On top of that, there are several other states that mimic Ca. New York comes to mind. I equate driving from Conneticut into New York the same as Oregon into California. Soon as you cross the state line it's pot holes and bad lanes as far as you can see. We joked about it a lot travelling from Hartford Airport and driving into New York. Too funny
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2003 Ford Excursion V10 Sold!!
2005 Ford Excursion 6.0L Diesel
The original freeway designs did not take a lot of things into consideration that they do now. For example the first freeways were in the Los Angeles area and some of those freeways are still in their original format. There is an onramp to one of the oldest freeways down there that has a very short run up area to get up to speed to merge. But the fun part is if you get up to speed and the rude Los Angeles drivers won't let you in, then you run into a giant concrete wall. Back in the 50's they didn't think about things like that. Much of I-5 through central California is actually fairly new as freeways go. I remember sections of it opening back in the 70's. When it first opened people were running out of gas all the time because there were stretches hundreds of miles long with no services.
2004 National Tropi-Cal T-350, Class A, Triple slide, 330 HP Cat DP. 2006 Dodge Dakota 4x4 or
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Came home yesterday from near Shasta, Got on I5 in Anderson (10 miles south of Redding). The roads wern't to bad - other then where construction was getting ready for the summer, the patched areas are REALLY bad, looks like they are going to repave over the summer.
California is bad. We choose to spend money on other things (not making a political statement here, just stating a fact that is neither right or wrong) and let road infrastructure deteriorate. Even the patch jobs are rougher at times that the original problem.
There has been a small effort to smooth out some sections of road by scraping smooth that do good. I-5 south of Kettlemen City has seen a huge improvement over 8 years ago and they are doing a massive rebuild there. However, south of Sacramento to Stockton is HORRID right now. I took my TT out for its first run (I live in Sacramento) and thought I was going to literally run off the road when I hit the rough pavement at 55. Take Hwy 99 between the two cities for now as they are only a few miles apart in each city connected by a cross-town connecting freeway that adds only 10 minutes total to your trip, but saves the wear of the rough I-5.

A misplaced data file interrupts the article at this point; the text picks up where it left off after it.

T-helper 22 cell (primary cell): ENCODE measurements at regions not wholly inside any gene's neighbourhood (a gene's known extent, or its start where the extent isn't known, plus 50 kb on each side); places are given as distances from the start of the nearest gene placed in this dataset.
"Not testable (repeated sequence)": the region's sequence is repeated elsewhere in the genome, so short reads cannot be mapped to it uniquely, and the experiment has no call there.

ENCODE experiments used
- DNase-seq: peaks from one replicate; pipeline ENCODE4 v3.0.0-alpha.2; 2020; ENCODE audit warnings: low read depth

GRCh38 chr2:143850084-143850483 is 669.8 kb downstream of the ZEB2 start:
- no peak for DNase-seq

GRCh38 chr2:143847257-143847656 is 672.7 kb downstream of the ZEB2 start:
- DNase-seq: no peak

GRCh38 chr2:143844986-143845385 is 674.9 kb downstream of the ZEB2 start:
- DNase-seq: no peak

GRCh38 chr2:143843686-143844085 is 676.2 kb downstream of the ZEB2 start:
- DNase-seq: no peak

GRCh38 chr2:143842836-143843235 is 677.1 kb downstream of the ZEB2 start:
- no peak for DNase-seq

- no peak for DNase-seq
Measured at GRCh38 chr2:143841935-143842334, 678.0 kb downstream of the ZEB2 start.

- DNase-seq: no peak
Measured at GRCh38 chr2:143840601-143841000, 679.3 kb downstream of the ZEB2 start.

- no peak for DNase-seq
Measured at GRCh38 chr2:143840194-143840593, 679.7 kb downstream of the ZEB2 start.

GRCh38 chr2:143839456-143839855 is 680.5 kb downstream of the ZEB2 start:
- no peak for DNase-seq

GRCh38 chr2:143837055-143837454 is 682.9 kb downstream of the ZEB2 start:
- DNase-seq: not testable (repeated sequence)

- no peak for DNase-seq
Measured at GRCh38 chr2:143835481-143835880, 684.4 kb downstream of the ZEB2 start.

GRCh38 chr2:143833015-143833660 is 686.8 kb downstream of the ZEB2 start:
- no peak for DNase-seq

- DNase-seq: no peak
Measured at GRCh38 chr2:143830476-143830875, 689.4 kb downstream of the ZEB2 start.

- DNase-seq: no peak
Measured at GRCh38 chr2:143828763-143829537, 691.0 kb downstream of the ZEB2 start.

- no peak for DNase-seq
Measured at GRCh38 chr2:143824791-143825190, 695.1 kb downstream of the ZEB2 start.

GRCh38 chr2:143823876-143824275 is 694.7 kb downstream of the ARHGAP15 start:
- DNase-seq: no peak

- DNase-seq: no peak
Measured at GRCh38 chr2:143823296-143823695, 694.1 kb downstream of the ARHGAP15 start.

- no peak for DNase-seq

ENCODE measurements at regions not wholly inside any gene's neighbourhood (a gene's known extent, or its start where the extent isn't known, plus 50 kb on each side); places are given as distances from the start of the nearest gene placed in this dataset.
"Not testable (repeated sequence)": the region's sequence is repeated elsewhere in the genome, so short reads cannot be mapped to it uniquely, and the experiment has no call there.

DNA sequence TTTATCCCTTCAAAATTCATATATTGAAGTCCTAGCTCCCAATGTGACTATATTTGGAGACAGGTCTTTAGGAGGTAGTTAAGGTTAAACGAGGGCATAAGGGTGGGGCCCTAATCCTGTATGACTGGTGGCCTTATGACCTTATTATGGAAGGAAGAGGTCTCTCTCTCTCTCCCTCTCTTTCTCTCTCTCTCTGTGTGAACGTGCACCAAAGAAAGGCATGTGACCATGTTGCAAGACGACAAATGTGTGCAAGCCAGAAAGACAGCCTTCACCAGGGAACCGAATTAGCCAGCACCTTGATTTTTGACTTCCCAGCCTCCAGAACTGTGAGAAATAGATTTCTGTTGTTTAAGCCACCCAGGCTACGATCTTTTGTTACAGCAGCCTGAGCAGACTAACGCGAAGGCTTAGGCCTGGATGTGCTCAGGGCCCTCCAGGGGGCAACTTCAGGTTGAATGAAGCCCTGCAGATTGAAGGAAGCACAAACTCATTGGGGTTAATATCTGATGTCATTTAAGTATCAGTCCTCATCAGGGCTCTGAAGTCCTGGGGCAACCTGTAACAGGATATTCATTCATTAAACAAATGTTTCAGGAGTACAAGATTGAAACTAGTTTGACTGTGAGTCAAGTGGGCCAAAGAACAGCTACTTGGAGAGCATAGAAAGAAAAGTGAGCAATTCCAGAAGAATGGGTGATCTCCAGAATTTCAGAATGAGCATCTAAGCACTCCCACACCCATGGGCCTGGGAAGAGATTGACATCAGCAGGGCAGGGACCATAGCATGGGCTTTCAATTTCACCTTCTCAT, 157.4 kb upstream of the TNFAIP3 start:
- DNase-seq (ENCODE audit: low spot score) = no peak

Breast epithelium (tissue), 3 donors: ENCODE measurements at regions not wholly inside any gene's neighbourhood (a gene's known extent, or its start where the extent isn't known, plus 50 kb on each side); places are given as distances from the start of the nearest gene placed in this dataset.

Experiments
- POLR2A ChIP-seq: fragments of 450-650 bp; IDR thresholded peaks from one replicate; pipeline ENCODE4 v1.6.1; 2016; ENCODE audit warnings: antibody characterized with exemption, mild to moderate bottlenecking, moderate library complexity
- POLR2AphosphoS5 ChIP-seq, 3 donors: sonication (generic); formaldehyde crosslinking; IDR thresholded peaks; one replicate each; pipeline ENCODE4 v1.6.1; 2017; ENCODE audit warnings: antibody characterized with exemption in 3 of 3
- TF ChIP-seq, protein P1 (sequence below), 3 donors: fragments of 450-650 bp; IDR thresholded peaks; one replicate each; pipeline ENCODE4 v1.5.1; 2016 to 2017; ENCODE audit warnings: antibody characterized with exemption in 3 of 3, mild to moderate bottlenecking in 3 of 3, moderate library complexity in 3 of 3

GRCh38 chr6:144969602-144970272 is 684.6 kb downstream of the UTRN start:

I have noticed that the area under the overpasses is particularly bad and I try to move to the left when approaching them. Does anyone know why these areas are in such poor shape when compared to the awful state of the rest of the road?
Clearance issues. If you pave over the current road, its adds an inch or more to the pavement surface, decreasing an inch or more to the overhead clearance. You would need to change all your clearance charts or scrape the road down to maintain. Just easier to leave alone.
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A couple of winters ago we came back from AZ. through Ca.. We traveled on 99 from Bakersfield to Stockton and then over to I5. We pulled over for the night in a little town called Chowchilla and noticed the 5ver was acting funny when we pulled in to the campground. Looked at it and realized the spring shackels were broke from all the pounding. Man that was rough. That fiver we had did not take to rough road very well and there was a disarray of things inside after that trip. I would still like to visit Cal. again but my first impression was kind of dulled by the rough roads.
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Ready Brake with breakaway.
My BIL is a highway engineer for the Feds. Overweight trucks are the cause of 99% of the damage on highways. Over the years, truckers have been able to get their LEGAL loads up well above what the highways are designed for. There is a big disconnect in the system as the loads are increasing, but the funding sources are NOT keeping up with the loads. Add to that problem trucks are VERY often running over the limit and with so few enforcement officers, they often get away with it.
There is another disconnect there as companies "request" that truckers carry too much weight and the truckers don't have much choice, but it's the trucker who gets in trouble when their truck is found overweight.
Add to that the disconnect that "delaying" road repairs saves money NOW, but makes things that much more difficult to fix "the next time", causing even more delays in getting things repaired. On a year-to-year basis, the change is not that easy to see. After 5+ years, the road just falls apart and everyone points the finger at someone else.
So because of all these disconnects, our highway system is falling apart and on one wants to fix it (or at least no one wants to commit money to the issue).